A series of storms have brought significant and widespread heavy rains in the City of Miami Gardens over the past four weeks. The City is currently experiencing heavy rains because of the slow moving storms and unprecedented warm temperatures. Miami Gardens' weather department has issued warnings that the heavy rains will continue over the next several weeks. The department has also stated that these heavy rains will continue to have significant negative effects on the community because the rains will clog storm drains, saturate soils, and fill local reservoirs. This implies that the strong storm system characterized with heavy rains is likely to result in flooding. The canals and neighborhood drainage systems in the city will be backed up to an extent that the water has nowhere to drain. In light of these warnings and prevailing conditions, some of the local residents have started evacuating the area for fear of the negative impacts like business disruptions and power loss.

Target Asset Inventory and Analysis:

An asset inventory and assessment is part of hazard mapping to provide a clear picture of what the community may lose from an uncontrolled threat. This process also links the immediate and long-term costs of the loss through the use of an appropriate mitigation approach. The major assets to assess include the human population, energy infrastructure, and transportation infrastructure. Flooding in the City of Miami Gardens will have devastating impacts on the area's large population of more than 120,000 people because of its effect on the entire region. Secondly, the hazard will have considerable negative impacts on the energy infrastructure since flooding usually results in power loss in this city. While the energy infrastructure may not have a specific company or critical resource to focus on, power outages brought by flooding contribute to huge losses for businesses in the region. These businesses may be forced to incur extra costs in order to prevent disruptions in their operations. Third, flooding will make it difficult for the affected population to move and affect the provision of relocation and emergency services because of impact on transportation infrastructure. Due to its effects on drainage systems, the flooding will make it difficult for residents to use some of the roads and/or railways in the city.

Mitigation Planning:

Given its location and other factors, the City of Miami Gardens is vulnerable to extreme weather events, especially flooding, which contributes to the need for the development and maintenance of an effective mitigation plan. The main goal of the mitigation plan is to lessen vulnerability to natural hazards from all sources, particularly hurricanes, heavy rain seasons, and other extreme weather events ("The Local Mitigation Strategy," 2012). The first critical area for mitigating the impact of flooding in the City of Miami Gardens is through public awareness and education. This is primarily because the human population within the city is increasingly vulnerable to these weather conditions. Through town meetings conducted by civic leaders, public education and awareness should involve provision of hazard maps to the community, clear identification of evacuation routes, flood zone information, and evacuation shelters.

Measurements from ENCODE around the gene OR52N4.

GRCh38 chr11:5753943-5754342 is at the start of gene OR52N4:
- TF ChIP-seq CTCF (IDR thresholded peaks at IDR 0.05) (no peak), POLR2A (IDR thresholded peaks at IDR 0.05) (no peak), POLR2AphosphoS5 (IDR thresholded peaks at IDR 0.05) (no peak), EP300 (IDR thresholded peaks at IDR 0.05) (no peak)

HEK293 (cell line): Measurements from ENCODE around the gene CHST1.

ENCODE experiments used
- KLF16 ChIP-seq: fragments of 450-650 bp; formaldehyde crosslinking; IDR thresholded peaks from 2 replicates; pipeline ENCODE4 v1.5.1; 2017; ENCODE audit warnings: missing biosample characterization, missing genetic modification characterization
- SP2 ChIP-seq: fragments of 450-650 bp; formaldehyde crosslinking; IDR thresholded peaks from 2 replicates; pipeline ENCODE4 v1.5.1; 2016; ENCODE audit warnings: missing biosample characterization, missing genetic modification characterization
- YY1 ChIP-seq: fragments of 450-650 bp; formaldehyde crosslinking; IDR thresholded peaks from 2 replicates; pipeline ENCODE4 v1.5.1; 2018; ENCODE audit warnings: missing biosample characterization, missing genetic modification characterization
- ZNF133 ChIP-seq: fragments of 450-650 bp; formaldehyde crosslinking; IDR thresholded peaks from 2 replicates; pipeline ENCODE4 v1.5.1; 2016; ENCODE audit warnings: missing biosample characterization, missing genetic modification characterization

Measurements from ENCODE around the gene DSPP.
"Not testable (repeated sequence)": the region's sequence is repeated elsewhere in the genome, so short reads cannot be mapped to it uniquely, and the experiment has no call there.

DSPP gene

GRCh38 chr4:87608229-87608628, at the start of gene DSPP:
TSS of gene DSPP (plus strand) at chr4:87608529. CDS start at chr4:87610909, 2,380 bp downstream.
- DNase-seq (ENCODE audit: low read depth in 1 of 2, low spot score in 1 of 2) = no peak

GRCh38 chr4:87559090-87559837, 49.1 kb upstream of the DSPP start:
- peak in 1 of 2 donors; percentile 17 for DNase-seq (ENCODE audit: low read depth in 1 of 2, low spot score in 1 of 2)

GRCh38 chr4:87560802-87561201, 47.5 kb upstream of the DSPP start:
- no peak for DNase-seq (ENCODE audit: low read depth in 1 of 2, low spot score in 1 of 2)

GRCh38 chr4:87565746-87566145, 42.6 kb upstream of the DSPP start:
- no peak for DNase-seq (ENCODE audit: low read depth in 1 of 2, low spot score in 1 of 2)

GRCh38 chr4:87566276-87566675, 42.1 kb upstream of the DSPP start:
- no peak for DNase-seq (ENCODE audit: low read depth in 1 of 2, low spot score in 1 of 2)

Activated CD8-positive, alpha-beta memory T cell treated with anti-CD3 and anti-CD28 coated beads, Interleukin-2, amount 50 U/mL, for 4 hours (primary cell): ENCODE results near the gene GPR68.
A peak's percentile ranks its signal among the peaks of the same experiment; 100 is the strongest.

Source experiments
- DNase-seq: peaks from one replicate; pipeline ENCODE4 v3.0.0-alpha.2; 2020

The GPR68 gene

Secondly, Miami Gardens' policymakers should make changes to the design and development of the city's canal system. While the primary and secondary canals were developed to improve the suitability of the land for habitation, they are sometimes ineffective in removing water to the east and eventually to the Biscayne Bay due to heavy rains. The initial design of the canal system did not incorporate extra development in some parts of the city, which makes their drainage dependent on drainage in the east. Therefore, the canal system should be re-designed and improved to facilitate easy drainage even during heavy rainfall. Actually, this process should incorporate the creation and implementation of a forward pumping system that will complement the slow gravity flow of the canal water ("Working Together," n.d.).

The other mitigation plans include conducting routine training and exercises to determine readiness of emergency response agencies, regular inspections of the suitability of evacuation routes and shelters as well as medical facilities, and enforcing building codes to address natural disasters. The City of Miami Gardens should also make significant investments in dealing with the problem of flooding through the use of federal funding in enhancing resources for emergency responders. The other important aspect of this mitigation plan is fostering significant partnerships between the various stakeholders in emergency response. These stakeholders should establish Mitigation Strategy Working Groups that are mandated with the task of developing and ensuring the implementation of local mitigation strategies. The major stakeholders in this process include the Federal Emergency Management Agency, the Environmental Protection Agency, Florida Division of Emergency Management, Florida Department of Transportation, the Southwest Florida Water Management District,…[continue]